Cross-posted from Warming Law.
Coverage and analysis is slowly trickling in of the landmark ruling [pdf] handed down by the U.S. Court of Appeals for the Second Circuit late yesterday, in which a 2-judge panel held that a group of states and environmental groups could sue several electric utility companies for creating a “public nuisance” through their emissions of climate-warming greenhouse gases. This is a truly historic ruling that should be celebrated and utilized by environmentalists, but that also brings with it certain dangers. In this, the first of two posts we will be publishing discussing the implications of this case, we will address the background and context of this ruling. In the second post, we will discuss its possible impacts and what steps environmentalists should take next.
In this case, Connecticut v. American Electric Power, No. 05-5104) (2nd Cir, Sept. 21, 2009), eight states (Connecticut, New York, California, Iowa, New Jersey, Rhode Island, Vermont, and Wisconsin), along with the City of New York and several private land trusts (including the Open Space Institute and the Audubon Society of New Hampshire), sued six electric utility companies (including American Electric Power, Southern Company, Xcel Energy, and Cinergy Corporation) seeking to abate the “public nuisance” of global warming. Plaintiffs argued that the energy companies were the largest emitters of carbon dioxide in the U.S., and were collectively responsible for “ten percent of worldwide carbon dioxide emissions from human activities.” Claiming to represent the interests of 77 million people, their environments, and their economies, and citing the harmful impacts of global warming on these interests, the plaintiffs sought to require each of the electric utilities “to abate its contribution to the nuisance by capping its emissions of carbon dioxide and then reducing those emissions by a specified percentage per year for at least a decade.”
In contemplating the impact of this case, it is useful to understand where “nuisance” litigation fits in the larger picture of climate litigation. To date, environmentalists and industry have tried to use courts in a variety of ways to bring, or block, action on climate change. Environmentalists have attempted to compel state governments as well as the federal government to regulate the emissions of greenhouse gases under several existing federal statutes, most notably the Clean Air Act, though also under the National Environmental Protection Act and the Endangered Species Act. (Massachusetts v. EPA — probably the most famous global warming case to date — represented the pinnacle of these efforts, in which a coalition of states and environmental groups convinced the Supreme Court that carbon dioxide qualified as a “pollutant” under the Clean Air Act and could therefore be subject to EPA regulation without any further authorization from Congress.) Meanwhile, industry has attempted to use courts to block federal and state action on climate change, arguing, for example, that state-led global warming initiatives are preempted by federal law.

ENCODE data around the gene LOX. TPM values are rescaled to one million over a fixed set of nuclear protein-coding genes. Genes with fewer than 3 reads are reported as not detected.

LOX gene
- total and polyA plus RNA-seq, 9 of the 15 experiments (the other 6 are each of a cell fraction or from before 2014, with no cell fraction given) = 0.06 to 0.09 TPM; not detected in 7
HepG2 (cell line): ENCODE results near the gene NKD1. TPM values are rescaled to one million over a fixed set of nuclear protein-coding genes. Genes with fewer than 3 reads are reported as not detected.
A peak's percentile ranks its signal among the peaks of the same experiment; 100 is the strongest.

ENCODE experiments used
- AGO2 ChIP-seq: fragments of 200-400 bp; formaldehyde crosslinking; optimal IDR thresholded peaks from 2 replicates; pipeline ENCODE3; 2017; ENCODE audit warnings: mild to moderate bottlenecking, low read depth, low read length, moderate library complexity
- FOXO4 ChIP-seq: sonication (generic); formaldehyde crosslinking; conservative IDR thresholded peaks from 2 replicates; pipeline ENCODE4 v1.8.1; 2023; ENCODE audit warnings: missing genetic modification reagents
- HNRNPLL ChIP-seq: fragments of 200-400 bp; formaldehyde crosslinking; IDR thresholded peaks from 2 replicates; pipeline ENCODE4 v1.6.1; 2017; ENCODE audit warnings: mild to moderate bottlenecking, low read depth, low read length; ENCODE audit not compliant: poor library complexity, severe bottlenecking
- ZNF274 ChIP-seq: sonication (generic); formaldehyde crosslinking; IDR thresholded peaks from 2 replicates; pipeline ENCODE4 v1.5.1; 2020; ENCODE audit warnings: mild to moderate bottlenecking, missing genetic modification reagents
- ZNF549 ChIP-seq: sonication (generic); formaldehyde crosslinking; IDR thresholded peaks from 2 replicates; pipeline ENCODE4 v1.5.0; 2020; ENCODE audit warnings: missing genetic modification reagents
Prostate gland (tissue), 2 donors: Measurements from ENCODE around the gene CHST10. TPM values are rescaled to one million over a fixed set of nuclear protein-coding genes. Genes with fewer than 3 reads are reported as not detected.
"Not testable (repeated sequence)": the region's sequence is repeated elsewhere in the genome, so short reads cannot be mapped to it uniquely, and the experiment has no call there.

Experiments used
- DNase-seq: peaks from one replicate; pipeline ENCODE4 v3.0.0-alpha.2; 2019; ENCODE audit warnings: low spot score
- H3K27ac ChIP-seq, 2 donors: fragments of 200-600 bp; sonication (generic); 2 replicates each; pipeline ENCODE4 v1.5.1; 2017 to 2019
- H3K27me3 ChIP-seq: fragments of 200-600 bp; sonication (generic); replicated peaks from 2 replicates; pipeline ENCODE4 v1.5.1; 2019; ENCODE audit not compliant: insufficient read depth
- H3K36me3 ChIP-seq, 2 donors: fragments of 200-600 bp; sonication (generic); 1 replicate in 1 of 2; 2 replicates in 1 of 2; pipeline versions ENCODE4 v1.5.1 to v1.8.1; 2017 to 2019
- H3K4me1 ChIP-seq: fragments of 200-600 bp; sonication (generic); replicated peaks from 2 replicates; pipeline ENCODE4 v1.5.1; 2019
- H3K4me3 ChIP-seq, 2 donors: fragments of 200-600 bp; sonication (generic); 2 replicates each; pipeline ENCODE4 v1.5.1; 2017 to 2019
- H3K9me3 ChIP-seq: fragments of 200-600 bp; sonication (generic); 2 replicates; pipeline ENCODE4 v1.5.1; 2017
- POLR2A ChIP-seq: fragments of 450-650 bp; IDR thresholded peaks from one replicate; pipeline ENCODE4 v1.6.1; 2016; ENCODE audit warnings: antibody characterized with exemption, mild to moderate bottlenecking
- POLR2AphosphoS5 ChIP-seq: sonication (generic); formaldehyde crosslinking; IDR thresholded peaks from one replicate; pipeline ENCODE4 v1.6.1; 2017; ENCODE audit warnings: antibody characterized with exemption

“Nuisance” cases have, in recent years, represented the third, and least successful, prong of global warming-related litigation. Several lawsuits — including a recently-dropped lawsuit brought by California against automakers, and the Connecticut v. AEP lawsuit against electric utilities — sought to convince courts to use their common law authority to hold emitters responsible for the tort of creating a “public nuisance” in the form of global warming.
This approach may seem far-fetched in an environmental world dominated by an alphabet soup (CAA, CWA, RCRA, NEPA, CERCLA, etc) of federal statutes, but as yesterday’s opinion effectively explains, courts have actually had a long and robust history of taking leadership on environmental issues by using their common law authority. The Second Circuit’s opinion noted, for example, that between 1907 and 1915, the Supreme Court issued four separate rulings addressing the “nuisance” of air pollution, in response to actions brought by the State of Georgia against the nearby Tennessee Copper Company. Georgia successfully argued the Company was emitting noxious emissions that were destroying plants and crops in Georgia, and in a sequence of rulings the Court created a mandate establishing the boundaries of acceptable emissions and minimum abatement requirements for the Company, finally “set[ting] definitive emissions limits, impos[ing] monitoring requirements, and apportion[ing] costs between the defendants.” Of course, decades later, the courts’ common law authority to address noxious emissions would be displaced by the passage of the Clean Air Act, yet prior to this legislation courts were responsible for assigning liability to polluters.
The story of Georgia v. Tennessee Copper mirrors precisely what is happening in this suit. Global warming has been diagnosed as a serious health and environmental risk for decades, but the political branches have not responded, making court action necessary. Despite this history, however, environmental advocates were skeptical that nuisance suits aimed at addressing greenhouse gas emissions would ever go anywhere, for several reasons: